There's no big surprise over who created this build to me as we've featured custom work by Hank Thibodeau of Widow Maker Custom Design & Repair in Rougemont, North Carolina, quite a few times before on Barnett's Magazine Online. From the shocking Bone Yard Betty which was another hot rod rascal you want to jump on and ride the pants off to a completely street useful, yet still show-worthy charity bike for kids, everything's different. But there's a feeling, the same strong feeling, running through all of them. Although I gotta admit that this black gem called Lo-Life-Luci (for reasons unknown) is the most interesting yet. Granite and I may have formed at the same time, but I never get over the rush of taking a spin on a bike like this. It's not my fault, it just goads me until I give in. You know this has got to be a trip to ride even if if this is not your regular style of motorcycle.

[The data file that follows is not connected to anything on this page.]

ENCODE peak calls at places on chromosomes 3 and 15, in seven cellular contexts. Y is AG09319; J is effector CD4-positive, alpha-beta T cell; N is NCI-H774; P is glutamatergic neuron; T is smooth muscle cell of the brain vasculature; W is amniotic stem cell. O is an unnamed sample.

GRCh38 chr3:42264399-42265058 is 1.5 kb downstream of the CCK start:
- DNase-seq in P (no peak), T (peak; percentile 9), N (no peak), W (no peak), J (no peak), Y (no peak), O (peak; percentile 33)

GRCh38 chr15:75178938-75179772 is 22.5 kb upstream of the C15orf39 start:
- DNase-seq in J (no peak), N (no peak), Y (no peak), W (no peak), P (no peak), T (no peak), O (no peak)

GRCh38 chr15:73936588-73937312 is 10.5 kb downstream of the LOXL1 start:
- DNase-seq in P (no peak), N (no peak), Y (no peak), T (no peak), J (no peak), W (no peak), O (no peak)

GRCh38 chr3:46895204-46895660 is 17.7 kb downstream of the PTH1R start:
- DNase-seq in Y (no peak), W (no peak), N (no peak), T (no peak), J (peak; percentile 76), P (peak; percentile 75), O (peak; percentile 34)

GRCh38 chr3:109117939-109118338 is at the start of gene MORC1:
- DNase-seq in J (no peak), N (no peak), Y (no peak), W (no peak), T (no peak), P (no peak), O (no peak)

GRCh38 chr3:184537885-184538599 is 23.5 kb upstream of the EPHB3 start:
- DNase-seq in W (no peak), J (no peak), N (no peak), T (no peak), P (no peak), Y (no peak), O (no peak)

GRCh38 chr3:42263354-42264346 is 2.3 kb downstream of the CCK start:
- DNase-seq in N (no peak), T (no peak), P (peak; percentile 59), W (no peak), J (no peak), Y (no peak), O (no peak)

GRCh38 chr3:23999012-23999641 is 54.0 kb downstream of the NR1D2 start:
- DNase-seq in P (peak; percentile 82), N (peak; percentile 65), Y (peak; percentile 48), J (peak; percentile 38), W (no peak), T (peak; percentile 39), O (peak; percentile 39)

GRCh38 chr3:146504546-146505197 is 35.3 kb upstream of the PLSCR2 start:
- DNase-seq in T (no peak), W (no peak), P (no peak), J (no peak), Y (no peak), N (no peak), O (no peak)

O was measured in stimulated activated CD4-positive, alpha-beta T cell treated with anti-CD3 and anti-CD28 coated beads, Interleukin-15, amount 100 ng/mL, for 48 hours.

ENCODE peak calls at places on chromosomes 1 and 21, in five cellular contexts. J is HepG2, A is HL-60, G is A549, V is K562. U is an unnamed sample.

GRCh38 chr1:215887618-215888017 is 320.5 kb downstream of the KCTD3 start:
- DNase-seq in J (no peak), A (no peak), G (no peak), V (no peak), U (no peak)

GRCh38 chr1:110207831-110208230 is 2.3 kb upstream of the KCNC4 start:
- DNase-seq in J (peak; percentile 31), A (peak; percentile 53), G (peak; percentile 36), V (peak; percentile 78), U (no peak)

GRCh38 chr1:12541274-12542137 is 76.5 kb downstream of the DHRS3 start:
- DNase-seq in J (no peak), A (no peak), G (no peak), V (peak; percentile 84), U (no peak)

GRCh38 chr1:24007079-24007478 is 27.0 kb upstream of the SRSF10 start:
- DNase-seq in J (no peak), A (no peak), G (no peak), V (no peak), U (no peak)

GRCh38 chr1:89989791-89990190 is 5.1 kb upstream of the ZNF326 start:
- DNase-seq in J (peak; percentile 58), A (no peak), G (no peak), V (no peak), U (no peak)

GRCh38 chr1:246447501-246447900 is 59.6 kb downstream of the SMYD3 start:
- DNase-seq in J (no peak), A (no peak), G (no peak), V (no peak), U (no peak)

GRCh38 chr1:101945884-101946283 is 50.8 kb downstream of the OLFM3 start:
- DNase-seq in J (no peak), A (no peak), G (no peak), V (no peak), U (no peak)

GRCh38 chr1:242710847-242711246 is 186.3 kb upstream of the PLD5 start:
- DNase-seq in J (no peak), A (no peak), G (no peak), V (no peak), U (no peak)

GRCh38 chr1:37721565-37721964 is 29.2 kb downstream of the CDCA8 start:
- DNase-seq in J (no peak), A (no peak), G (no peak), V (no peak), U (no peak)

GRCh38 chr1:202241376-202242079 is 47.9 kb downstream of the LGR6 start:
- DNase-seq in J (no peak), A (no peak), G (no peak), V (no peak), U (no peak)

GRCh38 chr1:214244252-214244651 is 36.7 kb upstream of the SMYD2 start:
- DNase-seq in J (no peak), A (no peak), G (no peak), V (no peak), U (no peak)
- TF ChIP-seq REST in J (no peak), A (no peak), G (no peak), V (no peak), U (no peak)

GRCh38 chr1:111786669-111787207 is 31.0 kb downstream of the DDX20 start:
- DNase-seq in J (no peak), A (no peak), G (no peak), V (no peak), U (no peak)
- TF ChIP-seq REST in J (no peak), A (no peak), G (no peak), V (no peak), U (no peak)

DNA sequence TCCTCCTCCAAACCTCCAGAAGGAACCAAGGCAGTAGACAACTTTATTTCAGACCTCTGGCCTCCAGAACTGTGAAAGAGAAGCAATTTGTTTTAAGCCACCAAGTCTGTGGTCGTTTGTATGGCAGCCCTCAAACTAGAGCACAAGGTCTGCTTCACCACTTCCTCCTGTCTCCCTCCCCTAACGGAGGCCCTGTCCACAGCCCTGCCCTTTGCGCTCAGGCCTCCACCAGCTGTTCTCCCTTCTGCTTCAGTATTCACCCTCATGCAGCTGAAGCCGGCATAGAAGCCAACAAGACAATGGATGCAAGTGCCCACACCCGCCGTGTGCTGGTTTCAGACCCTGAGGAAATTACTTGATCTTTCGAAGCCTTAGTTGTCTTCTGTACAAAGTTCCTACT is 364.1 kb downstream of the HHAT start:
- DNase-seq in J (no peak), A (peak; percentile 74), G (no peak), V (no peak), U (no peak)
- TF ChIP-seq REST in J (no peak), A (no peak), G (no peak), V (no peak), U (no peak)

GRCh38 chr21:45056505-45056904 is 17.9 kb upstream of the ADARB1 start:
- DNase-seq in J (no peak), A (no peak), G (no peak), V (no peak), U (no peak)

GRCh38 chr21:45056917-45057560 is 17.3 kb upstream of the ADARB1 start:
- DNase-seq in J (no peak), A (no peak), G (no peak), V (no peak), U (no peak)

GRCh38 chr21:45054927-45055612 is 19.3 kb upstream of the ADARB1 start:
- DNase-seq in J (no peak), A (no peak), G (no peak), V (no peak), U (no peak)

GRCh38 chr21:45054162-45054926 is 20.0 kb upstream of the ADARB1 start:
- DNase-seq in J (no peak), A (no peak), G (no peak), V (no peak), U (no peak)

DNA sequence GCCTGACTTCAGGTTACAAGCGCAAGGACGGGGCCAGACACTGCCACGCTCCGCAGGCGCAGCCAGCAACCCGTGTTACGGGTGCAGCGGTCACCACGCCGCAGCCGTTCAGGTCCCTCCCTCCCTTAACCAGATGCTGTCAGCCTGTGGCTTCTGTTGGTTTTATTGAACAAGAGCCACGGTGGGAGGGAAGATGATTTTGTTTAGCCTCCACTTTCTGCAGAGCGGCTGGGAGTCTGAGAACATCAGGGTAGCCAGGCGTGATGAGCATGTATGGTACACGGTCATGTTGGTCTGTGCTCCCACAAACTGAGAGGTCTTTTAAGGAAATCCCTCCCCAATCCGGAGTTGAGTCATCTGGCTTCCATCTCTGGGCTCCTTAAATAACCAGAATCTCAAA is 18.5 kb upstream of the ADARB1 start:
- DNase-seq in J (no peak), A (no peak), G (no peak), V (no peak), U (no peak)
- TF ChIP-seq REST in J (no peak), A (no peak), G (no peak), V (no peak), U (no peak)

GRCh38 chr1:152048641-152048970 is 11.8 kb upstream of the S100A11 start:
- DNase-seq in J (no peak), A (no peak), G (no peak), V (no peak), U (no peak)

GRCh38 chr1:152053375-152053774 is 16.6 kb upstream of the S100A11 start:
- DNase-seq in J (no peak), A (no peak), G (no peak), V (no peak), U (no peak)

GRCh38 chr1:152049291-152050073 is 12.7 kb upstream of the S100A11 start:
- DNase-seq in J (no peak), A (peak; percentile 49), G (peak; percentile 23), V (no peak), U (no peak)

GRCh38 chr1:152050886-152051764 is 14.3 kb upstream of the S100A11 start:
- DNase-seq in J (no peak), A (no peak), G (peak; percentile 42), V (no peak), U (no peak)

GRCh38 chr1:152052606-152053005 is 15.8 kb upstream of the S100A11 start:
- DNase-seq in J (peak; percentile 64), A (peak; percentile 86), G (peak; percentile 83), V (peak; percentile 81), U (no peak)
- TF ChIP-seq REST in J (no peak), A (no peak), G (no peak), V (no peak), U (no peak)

Hank began this whole holligan stew with a rigid Ultima frame he acquired and immediately hacked and whacked it until it was stretched a good eight-inches. That's a big change of frame attitude right there ladies and gentlemen. So long and low was the way to go. And when I say "low" I really mean low as the drop seat section is probably about 20-inches (or less) off the ground tops! I'm in love with the heim-joint bracing all along the chainstay and complimented by more holding on the rear fender. Just a really simple, yet wonderfully different touch. Hank really pulled that one off. But even that's nothing compared to what's going on up front.